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Conservative Sob Stories

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Lots of folks are writing about this Sun “expose,” which details the sad plight of Mark Moyar, a self-professed conservative military and diplomatic historian who — unlike anyone else orbiting the planet with a Ph.D. — found the academic job market to be a hard row to hoe.

If you’re the cries-at-Old-Yeller type, now would be a good time to grab a tissue:

Mark Moyar doesn’t exactly fit the stereotype of a disappointed job seeker. He is an Eagle Scout who earned a summa cum laude degree from Harvard, graduating first in the history department before earning a doctorate at the University of Cambridge in England. Before he had even begun graduate school, he had published his first book and landed a contract for his second book. Distinguished professors at Harvard and Cambridge wrote stellar letters of recommendation for him.

Yet over five years, this conservative military and diplomatic historian applied for more than 150 tenure-track academic jobs, and most declined him a preliminary interview. During a search at University of Texas at El Paso in 2005, Mr. Moyar did not receive an interview for a job in American diplomatic history, but one scholar who did wrote her dissertation on “The American Film Industry and the Spanish-Speaking Market During the Transition to Sound, 1929-1936.” At Rochester Institute of Technology in 2004, Mr. Moyar lost out to a candidate who had given a presentation on “promiscuous bathing” and “attire, hygiene and discourses of civilization in Early American-Japanese Relations.”

As always, I’m not as stunned as I’m apparently supposed to be to learn that yet another Eagle Scout, Harvard graduate and published author has failed to land a job in the historical profession, where a glut of qualified Ph.D.’s — conservative or otherwise — are either working part-time, laboring away in non-tenure track positions, or abandoning the profession entirely for law school. I’m also quite literally yawning as I reflect on the fact that he’s applied to 150 positions in five years. Only 30 jobs per year? Who does this fellow think he is?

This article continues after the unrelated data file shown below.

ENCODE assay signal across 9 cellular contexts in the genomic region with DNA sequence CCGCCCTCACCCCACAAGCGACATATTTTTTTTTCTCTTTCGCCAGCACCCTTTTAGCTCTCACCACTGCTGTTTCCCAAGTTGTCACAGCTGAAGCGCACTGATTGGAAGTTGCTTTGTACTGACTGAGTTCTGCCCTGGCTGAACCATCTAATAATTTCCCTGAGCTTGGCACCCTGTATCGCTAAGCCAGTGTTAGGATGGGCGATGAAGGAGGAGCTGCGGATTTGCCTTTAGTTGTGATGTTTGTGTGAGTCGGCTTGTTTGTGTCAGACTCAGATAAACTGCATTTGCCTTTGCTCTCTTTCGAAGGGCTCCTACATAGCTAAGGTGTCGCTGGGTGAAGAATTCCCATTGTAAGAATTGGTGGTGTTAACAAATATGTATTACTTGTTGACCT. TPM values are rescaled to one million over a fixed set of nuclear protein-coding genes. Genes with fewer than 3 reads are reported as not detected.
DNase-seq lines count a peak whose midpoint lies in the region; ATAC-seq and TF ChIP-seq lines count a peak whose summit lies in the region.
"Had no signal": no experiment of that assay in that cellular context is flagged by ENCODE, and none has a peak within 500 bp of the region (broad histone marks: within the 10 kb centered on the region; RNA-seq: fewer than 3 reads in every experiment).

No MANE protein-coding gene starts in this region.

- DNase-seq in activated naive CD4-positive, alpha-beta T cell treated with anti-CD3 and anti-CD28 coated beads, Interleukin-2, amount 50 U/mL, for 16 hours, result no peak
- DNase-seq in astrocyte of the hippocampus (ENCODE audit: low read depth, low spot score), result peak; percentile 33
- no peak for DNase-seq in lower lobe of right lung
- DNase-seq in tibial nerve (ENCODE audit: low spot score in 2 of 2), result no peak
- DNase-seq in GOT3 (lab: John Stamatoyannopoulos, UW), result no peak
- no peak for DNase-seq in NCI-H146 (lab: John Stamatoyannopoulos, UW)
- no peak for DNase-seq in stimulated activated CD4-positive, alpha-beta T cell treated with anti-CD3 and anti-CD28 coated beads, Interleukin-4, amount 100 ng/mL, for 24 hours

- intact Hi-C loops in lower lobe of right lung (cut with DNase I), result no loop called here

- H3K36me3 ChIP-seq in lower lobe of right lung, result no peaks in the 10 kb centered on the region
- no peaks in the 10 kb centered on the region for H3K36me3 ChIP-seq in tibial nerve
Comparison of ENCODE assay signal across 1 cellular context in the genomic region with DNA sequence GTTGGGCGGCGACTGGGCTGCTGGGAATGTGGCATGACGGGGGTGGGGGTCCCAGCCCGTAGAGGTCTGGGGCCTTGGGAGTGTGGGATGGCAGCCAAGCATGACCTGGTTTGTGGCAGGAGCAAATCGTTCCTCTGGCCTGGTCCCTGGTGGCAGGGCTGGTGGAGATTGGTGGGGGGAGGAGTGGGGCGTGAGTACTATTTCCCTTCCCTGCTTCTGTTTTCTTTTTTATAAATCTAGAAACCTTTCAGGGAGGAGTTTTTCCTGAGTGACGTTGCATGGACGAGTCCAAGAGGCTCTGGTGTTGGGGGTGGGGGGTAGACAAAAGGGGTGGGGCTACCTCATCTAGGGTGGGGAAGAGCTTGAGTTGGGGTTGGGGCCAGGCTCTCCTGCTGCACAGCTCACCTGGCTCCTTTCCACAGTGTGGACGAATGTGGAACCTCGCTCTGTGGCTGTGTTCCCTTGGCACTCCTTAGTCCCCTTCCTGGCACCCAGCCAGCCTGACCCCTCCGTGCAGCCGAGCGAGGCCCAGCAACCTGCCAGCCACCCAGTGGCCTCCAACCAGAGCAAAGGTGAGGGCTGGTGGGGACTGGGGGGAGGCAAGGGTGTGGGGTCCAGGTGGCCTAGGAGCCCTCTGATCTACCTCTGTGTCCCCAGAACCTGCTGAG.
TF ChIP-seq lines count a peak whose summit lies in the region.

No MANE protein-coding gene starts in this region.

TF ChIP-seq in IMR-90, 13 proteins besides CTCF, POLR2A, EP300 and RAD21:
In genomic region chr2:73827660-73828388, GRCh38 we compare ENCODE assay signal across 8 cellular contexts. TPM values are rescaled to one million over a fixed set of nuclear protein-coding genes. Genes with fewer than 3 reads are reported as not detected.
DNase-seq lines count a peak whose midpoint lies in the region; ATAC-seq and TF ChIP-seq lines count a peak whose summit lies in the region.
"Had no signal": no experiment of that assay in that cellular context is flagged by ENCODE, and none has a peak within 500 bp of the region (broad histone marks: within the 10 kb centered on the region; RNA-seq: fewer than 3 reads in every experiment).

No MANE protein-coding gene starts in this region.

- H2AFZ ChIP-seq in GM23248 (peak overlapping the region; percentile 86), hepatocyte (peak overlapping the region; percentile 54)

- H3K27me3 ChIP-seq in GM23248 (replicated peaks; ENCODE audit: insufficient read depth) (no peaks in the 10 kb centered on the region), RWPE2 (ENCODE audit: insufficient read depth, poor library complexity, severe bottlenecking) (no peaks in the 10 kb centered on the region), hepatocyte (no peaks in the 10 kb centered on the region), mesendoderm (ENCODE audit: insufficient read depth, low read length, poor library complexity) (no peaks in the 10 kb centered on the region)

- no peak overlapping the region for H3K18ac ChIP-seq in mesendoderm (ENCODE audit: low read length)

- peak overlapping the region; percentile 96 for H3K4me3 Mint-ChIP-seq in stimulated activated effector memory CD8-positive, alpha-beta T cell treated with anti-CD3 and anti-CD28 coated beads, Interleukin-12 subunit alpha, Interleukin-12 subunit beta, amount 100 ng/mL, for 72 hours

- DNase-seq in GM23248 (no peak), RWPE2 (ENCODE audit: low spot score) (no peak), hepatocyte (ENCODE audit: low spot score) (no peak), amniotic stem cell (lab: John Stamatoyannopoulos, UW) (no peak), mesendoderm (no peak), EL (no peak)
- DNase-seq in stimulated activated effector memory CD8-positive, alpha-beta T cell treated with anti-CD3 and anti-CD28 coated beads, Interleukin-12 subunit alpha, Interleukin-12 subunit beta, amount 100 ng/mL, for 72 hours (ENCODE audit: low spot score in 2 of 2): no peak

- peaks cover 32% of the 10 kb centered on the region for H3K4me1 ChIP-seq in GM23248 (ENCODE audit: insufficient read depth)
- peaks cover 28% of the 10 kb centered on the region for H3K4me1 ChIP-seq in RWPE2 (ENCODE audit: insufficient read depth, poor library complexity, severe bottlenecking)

Seriously now. The job market for historians is a humiliating, soul-spindling meat grinder, a fact to which I would happily attest more specifically off the record and over multiple strong drinks with anyone who feels like looking at the clock every five minutes and wondering when this guy is going to shut the fuck up. That said, I obviously can’t speak to the specific reasons why Moyar failed to receive interviews or job offers from Iowa, Texas Tech, Texas A&M, Old Dominion, or any of the other schools who rejected him (although I assume from the tone of the article that I’m supposed to be annoyed that someone who studies culture received an offer instead of the almighty Mark Moyar.) Now I’m hardly an expert on the vicissitudes of the job market, and I’m pretty much a non-entity in my field, so the appropriate caveats apply here. But I’ve served on five search committees in five years, and I’ve seen highly intelligent, qualified applicants who were not moved along for all kinds of reasons. The fact that he received letters from “top scholars” tells us nothing — most credible applicants to these schools would also enjoy such endorsements. The fact that he’s published two books is also not necessarily meaningful. I know a well-regarded lit scholar — a radical environmentalist, no less — who teaches in a highly undemocratic nation because his two books (published by two very good university presses) weren’t enough to land him a decent job in the US. Unlike Moyar, though, this fellow isn’t suing one of the schools who rejected him.

Perhaps Moyar didn’t receive a preliminary interview because his areas of expertise didn’t mesh with departmental needs (I’ve seen that plenty of times); perhaps he received a preliminary interview and was completely unprepared (I’ve seen that at least once a year); perhaps his job talk was an incoherent disaster (seen it three times); perhaps he came to campus and wouldn’t shut up about how amazing and interesting his research was (seen it once); or perhaps he just rubbed everyone the wrong way and — all else being equal — just didn’t seem like a good colleague.

And sure, maybe at the end of the day, it didn’t help that Moyar’s scholarship argues that Ngo Dinh Diem was a capable South Vietnamese leader who could have prevailed in an anti-communist counterinsurgency if only American journalists like Neil Sheehan, Stanley Karnow and David Halberstam — communist dupes to a man — hadn’t persuaded Americans that Diem was a font of corruption and brutality. Maybe scholars are a bit suspicious of someone willing to argue that the Kennedy administration was justified in asking the New York Times to fire Halberstam in 1963 because his reporting paid insufficient tribute to US “national interests.”

Whatever the reason Moyar is now happily employed at the US Marine Corps University, it isn’t because he’s an academic pariah, nor is it true that the Sun‘s story is “a blockbuster that breaks a scandal hiding in plain sight.” If anyone reads the article, it’s clear that Moyar’s job search was frustrated by an idiosyncratic combination of factors — none of which add up to the liberal conspiracy for which Moyar himself will now become a willing poster child.

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